The world cannot exist without both the hunters and the hunted. Both are essential to the balance of life. Just look at Fraggle Rock. In one episode, Mokey, the hippie mother fraggle, decides that the Fraggles are being mean and evil by constantly eating the Doozer's contructions and forcing them to build more. While the Fraggles refrain from eating the tasty buildings, everyone runs out of space while the Doozers build and build until they can build no more. Then they become sad because they will have to leave their home because they have no space left to do what they were meant to do. Finally, the Fraggles realize this and eat all the Doozer's constructions. Everyone is happy again.
Ok that might be a very simplified explanation based on a children's tv show, but the premise is true. One cannot exist without the other. Remove the carnivores, and the herbivores will produce more herbivores while consuming a very limited supply of food, and eventually they will run out of food and starve to death. Remove the herbivores, and the carnivores will eat each other until the last ones eventually starve to death. And, Lierre Keith says this is exactly what is going to happen to humans. We have far outgrown our planet.
Eating a diet of only plants is not sustainable, nor does it actually fall within the perimeter of vegetarianism. Yup, that's right. Animals are still dying for your cause. Whether its the rabbit that gets caught up in the combine that is collecting your grains, or the multitude of species that were driven out of their natural habitats to make way for your grains, or beans, or whatever, something died for you to live. You are still consuming animal products, albeit transformed by plants. Monocultures of grains rob the earth of essential nutrients and destroy topsoil. We must replace the nutrients lost otherwise our plants will not grow. These come from fertilizers (either animal based or made from fossil fuels).
There is a war going on in this country. It is a war against agriculture. Here is where I needed to step outside of my comfort zone. Lierre Keith asserts that agriculture created wealth and poverty, an idea not just her own. Agriculture created civilization, the ability of people to live in close proximity in cities, with no means of growing their own food. But in trying to provide food for everyone (which is impossible given the current growing world population), the prairies and savannahs were destroyed to make way for crops, and factory farms evolved. Both destroy the land. Keith promotes the use of polyculture, the use of land for a multitude of plants and animals that can support in its entirety everything one needs. She does admit though, that this solution is impractical given the current industrialized age, and without offering any alternatives. She wants us to eat only food that is grown locally. I disagree slightly; I think that we should choose to buy locally grown foods over the SAME foods grown far away and shipped, but I think its completely fine and even good to buy foods and spices that cannot be grown locally or that come from distant cultures.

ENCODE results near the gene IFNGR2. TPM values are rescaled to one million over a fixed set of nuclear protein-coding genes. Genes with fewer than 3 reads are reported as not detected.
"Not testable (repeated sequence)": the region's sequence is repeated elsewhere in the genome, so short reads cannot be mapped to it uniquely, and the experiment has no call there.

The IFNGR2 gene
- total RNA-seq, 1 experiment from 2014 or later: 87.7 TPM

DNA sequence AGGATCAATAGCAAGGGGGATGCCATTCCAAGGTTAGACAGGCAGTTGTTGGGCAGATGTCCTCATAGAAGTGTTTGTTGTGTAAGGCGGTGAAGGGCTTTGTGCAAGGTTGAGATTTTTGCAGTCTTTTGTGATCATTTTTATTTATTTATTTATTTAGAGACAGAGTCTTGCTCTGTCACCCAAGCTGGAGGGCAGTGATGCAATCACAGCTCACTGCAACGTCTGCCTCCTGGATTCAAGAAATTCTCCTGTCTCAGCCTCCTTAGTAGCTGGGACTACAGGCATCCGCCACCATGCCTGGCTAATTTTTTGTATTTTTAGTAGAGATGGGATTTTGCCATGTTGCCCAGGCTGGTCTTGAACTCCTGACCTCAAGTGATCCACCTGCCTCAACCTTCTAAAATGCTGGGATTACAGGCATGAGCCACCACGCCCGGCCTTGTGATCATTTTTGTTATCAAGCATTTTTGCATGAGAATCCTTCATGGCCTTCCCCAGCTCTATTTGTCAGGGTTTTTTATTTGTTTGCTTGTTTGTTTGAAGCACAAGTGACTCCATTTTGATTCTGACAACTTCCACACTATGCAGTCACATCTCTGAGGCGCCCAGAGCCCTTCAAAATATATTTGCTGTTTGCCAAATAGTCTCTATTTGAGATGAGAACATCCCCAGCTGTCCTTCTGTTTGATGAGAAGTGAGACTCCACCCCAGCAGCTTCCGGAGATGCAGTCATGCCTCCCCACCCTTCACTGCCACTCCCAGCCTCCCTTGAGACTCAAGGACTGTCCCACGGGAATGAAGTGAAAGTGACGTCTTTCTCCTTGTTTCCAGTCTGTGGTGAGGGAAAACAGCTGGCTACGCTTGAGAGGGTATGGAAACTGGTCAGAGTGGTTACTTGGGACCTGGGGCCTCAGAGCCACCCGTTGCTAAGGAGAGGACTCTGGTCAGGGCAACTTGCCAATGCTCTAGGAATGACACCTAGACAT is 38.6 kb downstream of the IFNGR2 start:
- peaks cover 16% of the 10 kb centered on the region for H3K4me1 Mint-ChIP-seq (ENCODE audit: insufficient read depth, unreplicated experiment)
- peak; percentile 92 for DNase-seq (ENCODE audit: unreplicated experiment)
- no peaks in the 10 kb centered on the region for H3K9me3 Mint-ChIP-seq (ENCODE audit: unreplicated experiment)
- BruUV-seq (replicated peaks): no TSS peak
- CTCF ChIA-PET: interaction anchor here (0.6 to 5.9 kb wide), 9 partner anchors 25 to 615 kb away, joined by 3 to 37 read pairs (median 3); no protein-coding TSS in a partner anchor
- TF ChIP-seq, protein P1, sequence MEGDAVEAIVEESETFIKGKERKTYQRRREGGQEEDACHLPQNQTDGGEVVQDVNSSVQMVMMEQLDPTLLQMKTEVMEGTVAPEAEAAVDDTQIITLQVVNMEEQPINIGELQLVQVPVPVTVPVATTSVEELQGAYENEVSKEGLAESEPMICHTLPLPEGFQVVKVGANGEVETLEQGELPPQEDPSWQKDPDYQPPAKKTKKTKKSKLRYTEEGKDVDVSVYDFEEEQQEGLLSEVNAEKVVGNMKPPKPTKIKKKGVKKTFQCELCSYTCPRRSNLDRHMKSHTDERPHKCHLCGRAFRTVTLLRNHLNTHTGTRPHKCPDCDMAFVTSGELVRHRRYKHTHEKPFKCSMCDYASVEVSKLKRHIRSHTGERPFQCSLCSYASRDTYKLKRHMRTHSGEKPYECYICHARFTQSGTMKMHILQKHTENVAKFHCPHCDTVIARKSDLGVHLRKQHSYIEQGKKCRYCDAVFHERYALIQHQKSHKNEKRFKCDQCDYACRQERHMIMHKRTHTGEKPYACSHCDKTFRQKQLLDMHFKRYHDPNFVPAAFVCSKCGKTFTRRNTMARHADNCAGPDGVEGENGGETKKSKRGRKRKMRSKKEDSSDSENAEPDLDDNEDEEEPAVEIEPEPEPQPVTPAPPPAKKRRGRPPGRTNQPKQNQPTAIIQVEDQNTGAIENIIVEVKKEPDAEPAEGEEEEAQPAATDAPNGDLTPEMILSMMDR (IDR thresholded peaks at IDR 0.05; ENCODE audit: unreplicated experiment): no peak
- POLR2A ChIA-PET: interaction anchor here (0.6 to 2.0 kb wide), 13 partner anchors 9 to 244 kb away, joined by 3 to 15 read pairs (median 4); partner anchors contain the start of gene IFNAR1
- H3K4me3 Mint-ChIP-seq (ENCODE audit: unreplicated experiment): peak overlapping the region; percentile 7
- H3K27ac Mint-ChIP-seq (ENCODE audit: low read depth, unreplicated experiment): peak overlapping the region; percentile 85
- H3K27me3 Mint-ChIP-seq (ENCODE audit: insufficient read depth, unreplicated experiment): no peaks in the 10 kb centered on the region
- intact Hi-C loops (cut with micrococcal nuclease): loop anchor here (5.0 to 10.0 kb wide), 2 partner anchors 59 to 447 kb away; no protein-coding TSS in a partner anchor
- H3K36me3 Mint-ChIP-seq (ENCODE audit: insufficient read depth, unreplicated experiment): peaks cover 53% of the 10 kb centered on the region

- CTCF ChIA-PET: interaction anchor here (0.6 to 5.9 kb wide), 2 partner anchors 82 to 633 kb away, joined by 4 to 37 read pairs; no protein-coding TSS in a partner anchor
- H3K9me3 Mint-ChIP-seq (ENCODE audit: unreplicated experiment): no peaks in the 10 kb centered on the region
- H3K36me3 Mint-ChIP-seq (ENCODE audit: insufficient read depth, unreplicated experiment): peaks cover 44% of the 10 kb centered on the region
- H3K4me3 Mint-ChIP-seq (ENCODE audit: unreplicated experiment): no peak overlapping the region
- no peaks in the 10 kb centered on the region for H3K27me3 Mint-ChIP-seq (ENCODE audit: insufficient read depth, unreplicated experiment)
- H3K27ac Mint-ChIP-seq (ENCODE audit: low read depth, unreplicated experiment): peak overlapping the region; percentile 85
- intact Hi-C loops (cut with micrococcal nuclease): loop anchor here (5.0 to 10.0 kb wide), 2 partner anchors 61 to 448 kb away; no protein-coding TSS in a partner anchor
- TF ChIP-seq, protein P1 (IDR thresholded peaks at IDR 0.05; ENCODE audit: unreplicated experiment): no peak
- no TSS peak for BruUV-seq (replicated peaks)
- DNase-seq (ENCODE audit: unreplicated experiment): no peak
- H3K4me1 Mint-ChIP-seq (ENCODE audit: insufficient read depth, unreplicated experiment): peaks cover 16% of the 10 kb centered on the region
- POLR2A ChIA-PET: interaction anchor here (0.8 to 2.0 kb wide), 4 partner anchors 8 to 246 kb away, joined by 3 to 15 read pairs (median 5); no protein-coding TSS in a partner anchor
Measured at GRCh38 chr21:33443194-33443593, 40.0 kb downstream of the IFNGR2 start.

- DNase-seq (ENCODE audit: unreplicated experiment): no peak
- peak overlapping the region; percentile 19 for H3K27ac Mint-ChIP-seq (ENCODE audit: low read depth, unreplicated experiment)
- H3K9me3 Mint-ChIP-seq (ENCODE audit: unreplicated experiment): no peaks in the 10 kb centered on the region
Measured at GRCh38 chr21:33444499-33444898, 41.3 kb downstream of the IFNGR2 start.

There are several other bits I wanted to mention but as this is getting really long, I won't. I have neglected to address the rage-ful, feminist, anti-patriarchal, anti-USA, zero population growth agendas of this book because I don't feel they add anything to the argument. This book is by no means a perfect manifesto, there are several places which scream flawed research and theory is presented as fact, not to mention the sneaky animal rights undertone. A valuable lesson I learned through 22 years of being in school is to critically evaluate everything I read. Most recent books that I have read of which the subject is food have been promoting a specific agenda, and rarely present both sides without bias. I don't suggest anyone read ONE book and change their life because of it; rather read and critically evaluate everything you can find on the subject and then take your stance. Respect life, take only what you need to live. Create as little waste as possible. Everything eats and everything dies. And it's OK.